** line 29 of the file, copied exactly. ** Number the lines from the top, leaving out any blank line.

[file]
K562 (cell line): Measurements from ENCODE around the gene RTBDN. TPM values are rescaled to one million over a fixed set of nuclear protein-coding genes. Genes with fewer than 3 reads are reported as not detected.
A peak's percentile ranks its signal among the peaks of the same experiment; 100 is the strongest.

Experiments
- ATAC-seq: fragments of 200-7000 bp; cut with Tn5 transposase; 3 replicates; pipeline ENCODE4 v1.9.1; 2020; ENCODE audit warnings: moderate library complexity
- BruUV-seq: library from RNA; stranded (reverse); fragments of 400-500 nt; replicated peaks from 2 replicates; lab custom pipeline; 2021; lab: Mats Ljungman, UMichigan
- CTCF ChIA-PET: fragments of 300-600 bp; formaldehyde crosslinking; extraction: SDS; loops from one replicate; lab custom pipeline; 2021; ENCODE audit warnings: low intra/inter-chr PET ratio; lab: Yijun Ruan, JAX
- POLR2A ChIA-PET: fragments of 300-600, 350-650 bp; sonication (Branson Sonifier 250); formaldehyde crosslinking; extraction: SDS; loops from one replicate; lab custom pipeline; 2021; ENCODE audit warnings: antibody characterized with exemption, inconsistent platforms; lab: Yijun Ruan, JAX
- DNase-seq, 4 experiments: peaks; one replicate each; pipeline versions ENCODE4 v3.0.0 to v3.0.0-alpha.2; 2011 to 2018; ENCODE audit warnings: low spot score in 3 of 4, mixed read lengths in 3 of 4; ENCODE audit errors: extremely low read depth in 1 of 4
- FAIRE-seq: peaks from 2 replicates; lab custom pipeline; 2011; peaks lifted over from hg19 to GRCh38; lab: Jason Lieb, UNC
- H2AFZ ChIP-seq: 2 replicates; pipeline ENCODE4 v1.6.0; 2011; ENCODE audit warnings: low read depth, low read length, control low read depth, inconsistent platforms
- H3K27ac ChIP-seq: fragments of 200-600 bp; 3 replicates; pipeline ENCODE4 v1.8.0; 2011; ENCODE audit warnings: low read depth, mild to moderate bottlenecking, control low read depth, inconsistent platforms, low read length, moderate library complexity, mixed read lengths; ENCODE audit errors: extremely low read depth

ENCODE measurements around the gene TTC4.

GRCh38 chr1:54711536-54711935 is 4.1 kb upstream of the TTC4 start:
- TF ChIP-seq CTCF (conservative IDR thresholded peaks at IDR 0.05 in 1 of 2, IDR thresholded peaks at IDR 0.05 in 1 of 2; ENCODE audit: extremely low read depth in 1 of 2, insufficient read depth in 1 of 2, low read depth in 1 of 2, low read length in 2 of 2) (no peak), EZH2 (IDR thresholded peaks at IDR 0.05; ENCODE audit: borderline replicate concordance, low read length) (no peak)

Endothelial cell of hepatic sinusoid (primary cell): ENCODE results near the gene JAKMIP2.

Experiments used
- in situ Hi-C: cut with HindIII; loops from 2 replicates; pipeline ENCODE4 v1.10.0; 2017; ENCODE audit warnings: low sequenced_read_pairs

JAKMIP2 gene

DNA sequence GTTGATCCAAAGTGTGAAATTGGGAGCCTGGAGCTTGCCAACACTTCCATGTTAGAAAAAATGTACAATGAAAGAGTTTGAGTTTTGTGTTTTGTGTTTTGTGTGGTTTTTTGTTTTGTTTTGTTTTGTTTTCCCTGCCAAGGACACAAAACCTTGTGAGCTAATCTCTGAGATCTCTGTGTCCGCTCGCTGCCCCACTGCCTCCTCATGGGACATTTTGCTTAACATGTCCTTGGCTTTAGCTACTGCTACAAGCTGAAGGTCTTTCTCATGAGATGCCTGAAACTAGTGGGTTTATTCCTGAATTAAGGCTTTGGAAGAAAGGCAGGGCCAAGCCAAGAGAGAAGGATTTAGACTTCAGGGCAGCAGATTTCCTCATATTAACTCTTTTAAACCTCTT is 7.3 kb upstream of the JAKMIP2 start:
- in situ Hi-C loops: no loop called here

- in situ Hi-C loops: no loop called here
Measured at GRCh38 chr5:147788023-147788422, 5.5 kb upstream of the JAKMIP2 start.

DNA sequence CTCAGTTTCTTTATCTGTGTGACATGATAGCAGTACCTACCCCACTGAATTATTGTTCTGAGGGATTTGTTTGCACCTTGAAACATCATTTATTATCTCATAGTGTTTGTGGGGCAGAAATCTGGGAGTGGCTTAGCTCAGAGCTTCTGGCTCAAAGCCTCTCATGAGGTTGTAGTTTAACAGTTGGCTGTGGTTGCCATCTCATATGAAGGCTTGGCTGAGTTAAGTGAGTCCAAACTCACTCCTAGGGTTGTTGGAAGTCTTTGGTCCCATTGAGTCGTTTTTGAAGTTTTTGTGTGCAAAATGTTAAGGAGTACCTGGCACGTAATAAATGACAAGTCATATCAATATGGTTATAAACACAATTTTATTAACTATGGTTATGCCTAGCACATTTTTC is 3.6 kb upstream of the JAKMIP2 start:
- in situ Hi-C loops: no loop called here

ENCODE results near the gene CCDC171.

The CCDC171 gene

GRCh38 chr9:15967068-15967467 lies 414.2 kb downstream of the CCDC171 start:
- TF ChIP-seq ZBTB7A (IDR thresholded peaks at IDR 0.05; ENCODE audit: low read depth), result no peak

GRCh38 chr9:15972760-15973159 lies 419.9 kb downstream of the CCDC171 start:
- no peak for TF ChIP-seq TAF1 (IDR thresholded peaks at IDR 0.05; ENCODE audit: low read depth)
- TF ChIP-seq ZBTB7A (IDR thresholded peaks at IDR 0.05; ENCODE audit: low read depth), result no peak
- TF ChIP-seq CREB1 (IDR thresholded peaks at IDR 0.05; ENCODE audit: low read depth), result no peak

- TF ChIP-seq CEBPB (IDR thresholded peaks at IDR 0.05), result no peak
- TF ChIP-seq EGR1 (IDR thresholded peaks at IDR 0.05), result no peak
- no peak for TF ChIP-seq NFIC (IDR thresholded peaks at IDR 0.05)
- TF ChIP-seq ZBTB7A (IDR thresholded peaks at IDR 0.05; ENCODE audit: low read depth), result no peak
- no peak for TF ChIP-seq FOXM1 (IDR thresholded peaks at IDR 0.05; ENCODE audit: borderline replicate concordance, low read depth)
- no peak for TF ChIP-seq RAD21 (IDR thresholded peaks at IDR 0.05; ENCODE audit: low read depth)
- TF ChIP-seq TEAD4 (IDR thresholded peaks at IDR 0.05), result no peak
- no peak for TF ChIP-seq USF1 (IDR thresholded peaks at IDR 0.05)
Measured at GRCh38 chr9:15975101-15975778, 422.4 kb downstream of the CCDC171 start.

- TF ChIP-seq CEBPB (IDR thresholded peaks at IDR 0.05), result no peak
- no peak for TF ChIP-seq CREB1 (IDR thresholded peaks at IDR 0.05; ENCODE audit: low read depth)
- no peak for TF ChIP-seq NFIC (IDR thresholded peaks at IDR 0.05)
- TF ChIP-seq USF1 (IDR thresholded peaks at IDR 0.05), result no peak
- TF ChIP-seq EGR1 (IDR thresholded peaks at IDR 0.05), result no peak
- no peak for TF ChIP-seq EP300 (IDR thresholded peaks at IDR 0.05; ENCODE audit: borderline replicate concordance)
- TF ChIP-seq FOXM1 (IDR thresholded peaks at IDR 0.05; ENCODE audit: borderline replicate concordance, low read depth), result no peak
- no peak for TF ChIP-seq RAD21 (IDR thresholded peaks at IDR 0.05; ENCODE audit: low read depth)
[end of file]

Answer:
GRCh38 chr9:15972760-15973159 lies 419.9 kb downstream of the CCDC171 start: